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Safe Drinking Water Policy for Canada - Turning Hindsight into Foresight

Author

Listed:
  • Steve E. Hrudey

    (University of Alberta)

Abstract

Much of Canada lags international leaders in adopting management systems for assuring safe drinking water. Despite some clear progress in individual provinces, Canada, and small communities in particular, need a system that better promotes and rewards competence among drinking water providers. In much of the developed, industrialized world, including most of urbanized Canada, public drinking water poses a negligible health risk. But in the wake of a series of management failures with severe negative health consequences, Canada’s drinking water regulation is still managed in a fragmented way that leaves us vulnerable to water-quality failures, most likely in small systems. The problem is not that numerical water safety criteria are inadequately stringent; the documented failures have been caused by an inability to operate water systems effectively, pointing to poor operator competence and inadequate support systems. Canada needs the universal adoption of a “know your own system” water safety plan approach, based on a tangible demonstration of operator competence in understanding and delivering safe drinking water.

Suggested Citation

  • Steve E. Hrudey, 2011. "Safe Drinking Water Policy for Canada - Turning Hindsight into Foresight," C.D. Howe Institute Commentary, C.D. Howe Institute, issue 323, February.
  • Handle: RePEc:cdh:commen:323
    as

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    File URL: https://www.cdhowe.org/public-policy-research/safe-drinking-water-policy-canada-%E2%80%93-turning-hindsight-foresight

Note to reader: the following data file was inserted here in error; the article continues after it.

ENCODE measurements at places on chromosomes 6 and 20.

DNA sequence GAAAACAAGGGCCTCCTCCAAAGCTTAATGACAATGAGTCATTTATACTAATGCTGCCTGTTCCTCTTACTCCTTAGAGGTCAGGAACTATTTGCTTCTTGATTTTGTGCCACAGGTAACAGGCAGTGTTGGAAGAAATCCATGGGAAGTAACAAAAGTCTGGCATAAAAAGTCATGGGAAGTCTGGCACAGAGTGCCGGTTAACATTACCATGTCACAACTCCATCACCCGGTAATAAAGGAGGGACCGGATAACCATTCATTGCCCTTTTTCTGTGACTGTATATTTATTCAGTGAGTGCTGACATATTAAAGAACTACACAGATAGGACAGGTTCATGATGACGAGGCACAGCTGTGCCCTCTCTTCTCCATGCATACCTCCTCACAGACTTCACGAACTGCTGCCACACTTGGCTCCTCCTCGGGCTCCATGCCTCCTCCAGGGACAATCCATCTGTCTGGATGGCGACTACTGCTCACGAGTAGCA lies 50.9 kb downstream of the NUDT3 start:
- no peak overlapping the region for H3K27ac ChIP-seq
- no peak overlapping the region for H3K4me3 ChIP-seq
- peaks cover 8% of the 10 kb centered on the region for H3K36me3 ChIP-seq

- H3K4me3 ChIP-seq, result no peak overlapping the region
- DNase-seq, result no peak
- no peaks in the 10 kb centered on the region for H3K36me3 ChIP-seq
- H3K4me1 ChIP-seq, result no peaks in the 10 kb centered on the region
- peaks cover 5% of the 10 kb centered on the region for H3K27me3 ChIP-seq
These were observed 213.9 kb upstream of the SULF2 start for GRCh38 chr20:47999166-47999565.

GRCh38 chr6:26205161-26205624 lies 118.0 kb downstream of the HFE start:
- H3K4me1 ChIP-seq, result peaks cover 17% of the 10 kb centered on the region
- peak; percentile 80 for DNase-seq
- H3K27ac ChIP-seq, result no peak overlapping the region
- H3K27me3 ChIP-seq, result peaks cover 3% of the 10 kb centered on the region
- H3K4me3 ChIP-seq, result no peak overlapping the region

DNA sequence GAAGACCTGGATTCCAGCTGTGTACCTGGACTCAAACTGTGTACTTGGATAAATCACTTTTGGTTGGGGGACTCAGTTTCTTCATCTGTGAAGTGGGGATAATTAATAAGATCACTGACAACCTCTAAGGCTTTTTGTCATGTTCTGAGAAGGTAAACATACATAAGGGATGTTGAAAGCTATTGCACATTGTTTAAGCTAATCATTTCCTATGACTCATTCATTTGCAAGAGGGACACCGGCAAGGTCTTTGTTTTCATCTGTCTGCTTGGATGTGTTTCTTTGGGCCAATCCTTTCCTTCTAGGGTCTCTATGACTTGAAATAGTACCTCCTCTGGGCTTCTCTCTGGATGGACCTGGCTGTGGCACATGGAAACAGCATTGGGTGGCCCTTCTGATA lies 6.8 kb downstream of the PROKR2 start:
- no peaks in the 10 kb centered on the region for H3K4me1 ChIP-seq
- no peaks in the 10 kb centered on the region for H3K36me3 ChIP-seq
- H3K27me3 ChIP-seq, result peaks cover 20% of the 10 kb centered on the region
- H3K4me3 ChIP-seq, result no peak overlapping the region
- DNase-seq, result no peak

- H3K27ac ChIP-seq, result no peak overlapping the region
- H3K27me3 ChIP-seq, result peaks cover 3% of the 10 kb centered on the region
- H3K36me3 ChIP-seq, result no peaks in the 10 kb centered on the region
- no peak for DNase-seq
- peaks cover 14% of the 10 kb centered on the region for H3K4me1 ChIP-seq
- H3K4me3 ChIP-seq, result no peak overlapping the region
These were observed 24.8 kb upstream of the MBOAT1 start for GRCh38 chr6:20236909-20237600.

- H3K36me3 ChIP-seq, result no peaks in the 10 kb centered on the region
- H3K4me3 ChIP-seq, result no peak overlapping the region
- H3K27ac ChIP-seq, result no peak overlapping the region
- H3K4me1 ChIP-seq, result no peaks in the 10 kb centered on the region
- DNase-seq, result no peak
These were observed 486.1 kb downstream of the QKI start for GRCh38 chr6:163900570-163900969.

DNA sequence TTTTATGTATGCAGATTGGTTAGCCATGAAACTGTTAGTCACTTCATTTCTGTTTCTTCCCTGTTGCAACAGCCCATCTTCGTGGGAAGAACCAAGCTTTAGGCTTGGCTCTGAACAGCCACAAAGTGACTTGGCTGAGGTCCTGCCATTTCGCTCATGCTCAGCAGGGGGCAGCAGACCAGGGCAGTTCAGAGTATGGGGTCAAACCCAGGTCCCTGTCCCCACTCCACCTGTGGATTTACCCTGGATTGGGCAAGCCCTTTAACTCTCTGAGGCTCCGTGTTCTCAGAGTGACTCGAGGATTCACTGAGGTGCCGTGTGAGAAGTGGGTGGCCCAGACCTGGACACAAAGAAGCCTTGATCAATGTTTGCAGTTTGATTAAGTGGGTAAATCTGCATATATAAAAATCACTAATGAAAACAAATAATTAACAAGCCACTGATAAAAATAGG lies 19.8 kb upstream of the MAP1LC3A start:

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    References listed on IDEAS

    as
    1. Pierre Siklos & Andrew Spence, 2010. "Faceoff: Should the Bank of Canada Release its Projections of the Interest Rate Path? – The Cases For and Against," C.D. Howe Institute Backgrounder, C.D. Howe Institute, issue 134, October.
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    Full references (including those not matched with items on IDEAS)

    More about this item

    Keywords

    Water Series; Canada; safe drinking water;

    JEL classification:

    • Q53 - Agricultural and Natural Resource Economics; Environmental and Ecological Economics - - Environmental Economics - - - Air Pollution; Water Pollution; Noise; Hazardous Waste; Solid Waste; Recycling
    • Q58 - Agricultural and Natural Resource Economics; Environmental and Ecological Economics - - Environmental Economics - - - Environmental Economics: Government Policy

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